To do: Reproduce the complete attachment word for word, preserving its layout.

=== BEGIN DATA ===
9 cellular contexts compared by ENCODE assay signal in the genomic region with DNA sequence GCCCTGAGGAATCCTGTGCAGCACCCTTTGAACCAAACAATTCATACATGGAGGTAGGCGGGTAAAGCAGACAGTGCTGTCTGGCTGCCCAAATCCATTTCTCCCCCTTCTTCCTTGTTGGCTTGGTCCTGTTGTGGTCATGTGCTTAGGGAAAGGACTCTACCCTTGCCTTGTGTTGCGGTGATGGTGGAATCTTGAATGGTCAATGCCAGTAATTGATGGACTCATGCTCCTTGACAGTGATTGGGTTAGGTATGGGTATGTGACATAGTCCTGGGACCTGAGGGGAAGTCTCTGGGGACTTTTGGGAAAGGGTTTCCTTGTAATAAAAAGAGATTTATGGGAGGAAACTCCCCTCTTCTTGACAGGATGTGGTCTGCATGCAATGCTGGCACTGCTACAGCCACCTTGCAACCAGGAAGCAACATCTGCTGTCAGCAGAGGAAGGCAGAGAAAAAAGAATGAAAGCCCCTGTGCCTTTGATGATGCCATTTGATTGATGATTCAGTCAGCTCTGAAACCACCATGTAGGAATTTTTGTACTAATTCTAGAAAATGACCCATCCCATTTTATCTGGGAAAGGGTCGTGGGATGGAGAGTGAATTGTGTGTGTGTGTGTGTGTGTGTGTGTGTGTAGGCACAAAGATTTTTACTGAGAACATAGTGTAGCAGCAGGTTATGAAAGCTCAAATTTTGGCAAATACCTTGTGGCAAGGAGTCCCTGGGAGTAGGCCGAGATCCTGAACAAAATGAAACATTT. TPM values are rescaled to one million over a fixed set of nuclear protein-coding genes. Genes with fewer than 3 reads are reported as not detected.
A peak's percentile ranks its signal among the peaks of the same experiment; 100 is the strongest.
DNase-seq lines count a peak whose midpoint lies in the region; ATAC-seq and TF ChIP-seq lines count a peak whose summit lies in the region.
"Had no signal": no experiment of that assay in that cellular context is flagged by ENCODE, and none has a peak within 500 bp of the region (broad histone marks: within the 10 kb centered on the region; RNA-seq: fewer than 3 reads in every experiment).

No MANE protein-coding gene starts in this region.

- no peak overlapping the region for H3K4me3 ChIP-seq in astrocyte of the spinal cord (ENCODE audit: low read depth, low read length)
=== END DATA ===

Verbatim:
9 cellular contexts compared by ENCODE assay signal in the genomic region with DNA sequence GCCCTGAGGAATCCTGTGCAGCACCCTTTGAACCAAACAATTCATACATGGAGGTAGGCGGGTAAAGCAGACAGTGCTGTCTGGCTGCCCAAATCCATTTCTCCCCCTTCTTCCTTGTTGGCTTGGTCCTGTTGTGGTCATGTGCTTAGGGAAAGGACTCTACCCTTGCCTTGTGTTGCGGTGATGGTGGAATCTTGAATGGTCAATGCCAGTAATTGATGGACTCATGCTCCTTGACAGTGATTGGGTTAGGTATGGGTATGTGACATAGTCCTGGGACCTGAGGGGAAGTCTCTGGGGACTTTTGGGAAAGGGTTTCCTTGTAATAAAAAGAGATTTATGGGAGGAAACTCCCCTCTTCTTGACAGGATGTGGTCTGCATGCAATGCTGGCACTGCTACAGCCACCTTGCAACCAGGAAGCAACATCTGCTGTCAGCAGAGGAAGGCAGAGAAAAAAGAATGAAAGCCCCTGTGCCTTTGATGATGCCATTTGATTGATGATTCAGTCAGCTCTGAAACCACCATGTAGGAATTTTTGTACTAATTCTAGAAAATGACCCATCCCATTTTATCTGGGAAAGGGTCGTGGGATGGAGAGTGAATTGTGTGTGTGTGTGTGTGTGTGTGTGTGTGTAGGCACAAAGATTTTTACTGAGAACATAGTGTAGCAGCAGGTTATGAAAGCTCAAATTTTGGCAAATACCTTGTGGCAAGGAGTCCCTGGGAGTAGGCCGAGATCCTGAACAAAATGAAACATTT. TPM values are rescaled to one million over a fixed set of nuclear protein-coding genes. Genes with fewer than 3 reads are reported as not detected.
A peak's percentile ranks its signal among the peaks of the same experiment; 100 is the strongest.
DNase-seq lines count a peak whose midpoint lies in the region; ATAC-seq and TF ChIP-seq lines count a peak whose summit lies in the region.
"Had no signal": no experiment of that assay in that cellular context is flagged by ENCODE, and none has a peak within 500 bp of the region (broad histone marks: within the 10 kb centered on the region; RNA-seq: fewer than 3 reads in every experiment).

No MANE protein-coding gene starts in this region.

- no peak overlapping the region for H3K4me3 ChIP-seq in astrocyte of the spinal cord (ENCODE audit: low read depth, low read length)